How Virat Kohli and MS Dhoni made 16% more students wash their hands more often!
At Unbox, we have been following principles of gamification in solving business challenges and creating memorable learning experiences. A first of its kind, we were requested to drive a practical credit course on ‘Gamification in Business’ for the management students of one of the best universities in India. The course had 7 modules spanning across two months and learners had to implement their learnings on a hands-on project as a part of their final assignment. All the projects were brilliantly planned, designed and executed.
Here are the details of one such project!
The Challenge Statement
The learners found out that students in their university don’t wash their hands often after using the restroom. Uncomfortable, yet true. Their aim was to nudge people to wash their hands more frequently, especially, after using the restroom.
The Gamified Solution
Celebrities to the rescue!
Two famous celebrities were chosen for a friendly duel. People were asked to vote for their favourite celebrity among the two by washing their hands. The more the liquid soap used from one celebrity’s soap dispenser the more the votes in their bank. The winner was announced at the end of the day, and everyone wanted their favourite celebrity to be the winner of the duel.
The Gamification Process
Of the plethora of the principles and frameworks in gamification, we at Unbox have framed 11 principles of gamification that we leverage on in our consulting process. The learners used three of these 11 principles in their solution.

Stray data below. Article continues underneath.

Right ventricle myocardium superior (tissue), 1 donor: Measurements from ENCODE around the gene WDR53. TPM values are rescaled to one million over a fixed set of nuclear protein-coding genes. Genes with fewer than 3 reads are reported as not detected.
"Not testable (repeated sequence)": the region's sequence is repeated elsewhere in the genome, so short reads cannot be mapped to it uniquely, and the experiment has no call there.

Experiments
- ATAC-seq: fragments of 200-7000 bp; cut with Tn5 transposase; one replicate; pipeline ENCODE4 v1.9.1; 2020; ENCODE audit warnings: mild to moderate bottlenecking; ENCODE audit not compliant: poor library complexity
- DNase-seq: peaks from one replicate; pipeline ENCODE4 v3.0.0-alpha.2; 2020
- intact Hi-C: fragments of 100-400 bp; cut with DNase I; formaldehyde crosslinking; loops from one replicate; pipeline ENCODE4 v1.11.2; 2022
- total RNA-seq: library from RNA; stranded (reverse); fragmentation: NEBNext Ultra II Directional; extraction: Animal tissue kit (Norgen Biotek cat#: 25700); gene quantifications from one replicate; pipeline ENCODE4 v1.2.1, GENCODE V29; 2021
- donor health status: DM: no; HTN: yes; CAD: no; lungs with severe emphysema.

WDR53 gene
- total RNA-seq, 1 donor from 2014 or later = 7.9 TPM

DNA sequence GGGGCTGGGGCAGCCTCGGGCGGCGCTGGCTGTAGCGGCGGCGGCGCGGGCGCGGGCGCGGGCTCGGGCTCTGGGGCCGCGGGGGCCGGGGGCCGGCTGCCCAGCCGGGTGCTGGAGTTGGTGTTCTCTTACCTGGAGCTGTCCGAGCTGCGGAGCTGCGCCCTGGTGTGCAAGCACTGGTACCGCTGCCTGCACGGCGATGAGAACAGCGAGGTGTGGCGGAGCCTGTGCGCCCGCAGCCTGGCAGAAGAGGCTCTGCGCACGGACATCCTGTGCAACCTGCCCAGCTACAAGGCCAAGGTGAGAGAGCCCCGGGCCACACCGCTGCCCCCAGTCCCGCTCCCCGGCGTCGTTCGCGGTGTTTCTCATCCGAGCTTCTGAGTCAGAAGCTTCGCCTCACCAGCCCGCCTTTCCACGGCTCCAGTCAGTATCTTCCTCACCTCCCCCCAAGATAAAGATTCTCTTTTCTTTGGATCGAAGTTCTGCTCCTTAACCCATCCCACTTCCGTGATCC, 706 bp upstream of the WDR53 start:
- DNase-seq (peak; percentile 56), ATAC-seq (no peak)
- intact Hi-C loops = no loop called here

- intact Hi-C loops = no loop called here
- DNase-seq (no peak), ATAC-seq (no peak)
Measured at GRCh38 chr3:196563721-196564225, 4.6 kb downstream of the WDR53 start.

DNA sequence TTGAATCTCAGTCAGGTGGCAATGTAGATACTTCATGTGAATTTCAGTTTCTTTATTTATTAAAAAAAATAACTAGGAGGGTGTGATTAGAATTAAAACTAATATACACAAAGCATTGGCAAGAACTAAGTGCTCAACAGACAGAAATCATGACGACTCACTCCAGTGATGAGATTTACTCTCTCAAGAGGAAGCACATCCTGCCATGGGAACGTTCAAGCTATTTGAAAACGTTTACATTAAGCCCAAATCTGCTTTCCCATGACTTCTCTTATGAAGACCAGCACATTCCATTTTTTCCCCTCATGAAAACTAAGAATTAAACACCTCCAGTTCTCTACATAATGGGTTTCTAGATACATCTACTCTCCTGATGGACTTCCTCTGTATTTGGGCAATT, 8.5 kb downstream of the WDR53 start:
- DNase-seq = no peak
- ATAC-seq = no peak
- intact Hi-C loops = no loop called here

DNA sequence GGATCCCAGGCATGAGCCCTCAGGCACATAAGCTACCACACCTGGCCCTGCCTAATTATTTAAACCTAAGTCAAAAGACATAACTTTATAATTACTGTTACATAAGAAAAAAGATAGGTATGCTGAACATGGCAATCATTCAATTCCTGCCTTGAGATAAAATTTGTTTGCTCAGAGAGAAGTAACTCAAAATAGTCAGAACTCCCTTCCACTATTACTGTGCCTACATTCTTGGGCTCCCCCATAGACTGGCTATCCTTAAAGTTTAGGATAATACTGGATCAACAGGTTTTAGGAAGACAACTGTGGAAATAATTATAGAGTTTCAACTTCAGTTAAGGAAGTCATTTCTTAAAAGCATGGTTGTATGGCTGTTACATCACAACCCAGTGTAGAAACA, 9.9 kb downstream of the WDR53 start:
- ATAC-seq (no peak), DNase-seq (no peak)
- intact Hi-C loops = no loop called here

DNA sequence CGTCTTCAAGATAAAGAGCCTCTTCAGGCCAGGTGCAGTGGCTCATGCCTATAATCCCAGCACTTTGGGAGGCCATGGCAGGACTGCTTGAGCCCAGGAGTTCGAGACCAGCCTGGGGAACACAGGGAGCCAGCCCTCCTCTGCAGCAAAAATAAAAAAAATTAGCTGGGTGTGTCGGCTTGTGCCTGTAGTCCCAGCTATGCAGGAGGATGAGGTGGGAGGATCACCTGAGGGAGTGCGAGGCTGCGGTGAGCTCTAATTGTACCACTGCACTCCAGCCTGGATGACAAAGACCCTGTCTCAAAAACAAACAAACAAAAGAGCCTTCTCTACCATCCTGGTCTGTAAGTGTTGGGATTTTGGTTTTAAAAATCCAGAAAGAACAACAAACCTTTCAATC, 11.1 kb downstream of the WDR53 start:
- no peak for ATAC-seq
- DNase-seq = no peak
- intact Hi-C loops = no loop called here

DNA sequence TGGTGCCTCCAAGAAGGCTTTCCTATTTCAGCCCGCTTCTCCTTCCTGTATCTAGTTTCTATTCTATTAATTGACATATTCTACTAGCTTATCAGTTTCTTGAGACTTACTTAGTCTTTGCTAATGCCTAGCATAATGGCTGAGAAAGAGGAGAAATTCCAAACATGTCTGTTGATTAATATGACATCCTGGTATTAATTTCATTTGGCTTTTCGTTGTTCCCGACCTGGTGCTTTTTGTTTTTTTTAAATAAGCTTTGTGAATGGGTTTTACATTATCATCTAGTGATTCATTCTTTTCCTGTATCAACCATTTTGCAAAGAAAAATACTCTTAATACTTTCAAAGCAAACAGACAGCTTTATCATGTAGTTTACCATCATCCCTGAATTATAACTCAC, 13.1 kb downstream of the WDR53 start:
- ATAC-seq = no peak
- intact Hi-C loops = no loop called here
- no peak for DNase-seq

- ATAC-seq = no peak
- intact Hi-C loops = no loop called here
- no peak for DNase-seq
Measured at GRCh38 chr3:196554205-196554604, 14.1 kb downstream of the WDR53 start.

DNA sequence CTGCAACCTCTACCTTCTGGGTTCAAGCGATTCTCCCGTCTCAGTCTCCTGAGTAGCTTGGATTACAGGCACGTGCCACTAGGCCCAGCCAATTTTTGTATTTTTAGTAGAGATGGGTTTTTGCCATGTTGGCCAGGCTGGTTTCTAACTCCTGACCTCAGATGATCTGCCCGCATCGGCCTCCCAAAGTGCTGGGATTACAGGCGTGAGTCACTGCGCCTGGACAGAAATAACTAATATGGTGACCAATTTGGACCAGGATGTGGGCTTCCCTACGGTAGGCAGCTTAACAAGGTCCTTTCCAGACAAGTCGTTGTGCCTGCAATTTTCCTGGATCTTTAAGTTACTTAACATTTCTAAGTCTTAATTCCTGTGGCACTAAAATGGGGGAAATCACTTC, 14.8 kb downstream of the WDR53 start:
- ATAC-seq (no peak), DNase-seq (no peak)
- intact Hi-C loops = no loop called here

1. Unpack The Rewards
Reward and recognise users that perform well as per your gamified system to encourage them to involve themselves more:
The age-old and time-tested motivator to get people to participate in something. Everyone loves a good incentive to do something. Rewards can help increase participation.
2. Unfold Personalisation
Personalize aspects of the user’s experience to instill a deep connect and in turn drive creativity while interacting with the system:
We are more likely to engage in something that we can relate to and is catered to us rather than something generic. Giving the users something that they will hold close to their heart gives them something to feel invested in.
The success of this idea can be mainly attributed to the selection of the celebrities. They picked celebrities from two popular fields that people are extremely passionate about. They have clear favourites; they believe that their favourite is superior to the others.
One being cricket, which is the most popular sport in India and everyone, well, almost everyone, loves it! Fans have a constant battle between who is better – Virat Kohli or MS Dhoni?
The other being music and famous bands – another fan favourite. Especially, among the young crowd in the universities, One Direction and BTS are a huge sensation with each fan believing their band is better than the other.
3. Unwind, Make it Fun and Competitive
Fun and competition
– two of the best motivators out there. Combine the two, and you’ve hit the jackpot. People are more likely to engage with something if it seems fun for obvious reasons.
The competition between the fans is a huge deal. They always want their favourite to win, and we’ve seen many social media battles on the same. They will never give up a chance to show their support and that was shown by the participants which led to the success of the idea.
The number of people washing their hands increased by 16.5% on implementation of this idea.
Who would have thought that something as monotonous as washing hands could be made fun by adding the element of competition? Gamification surely did. This solution serves two purposes – more hands are being washed and people had fun doing it!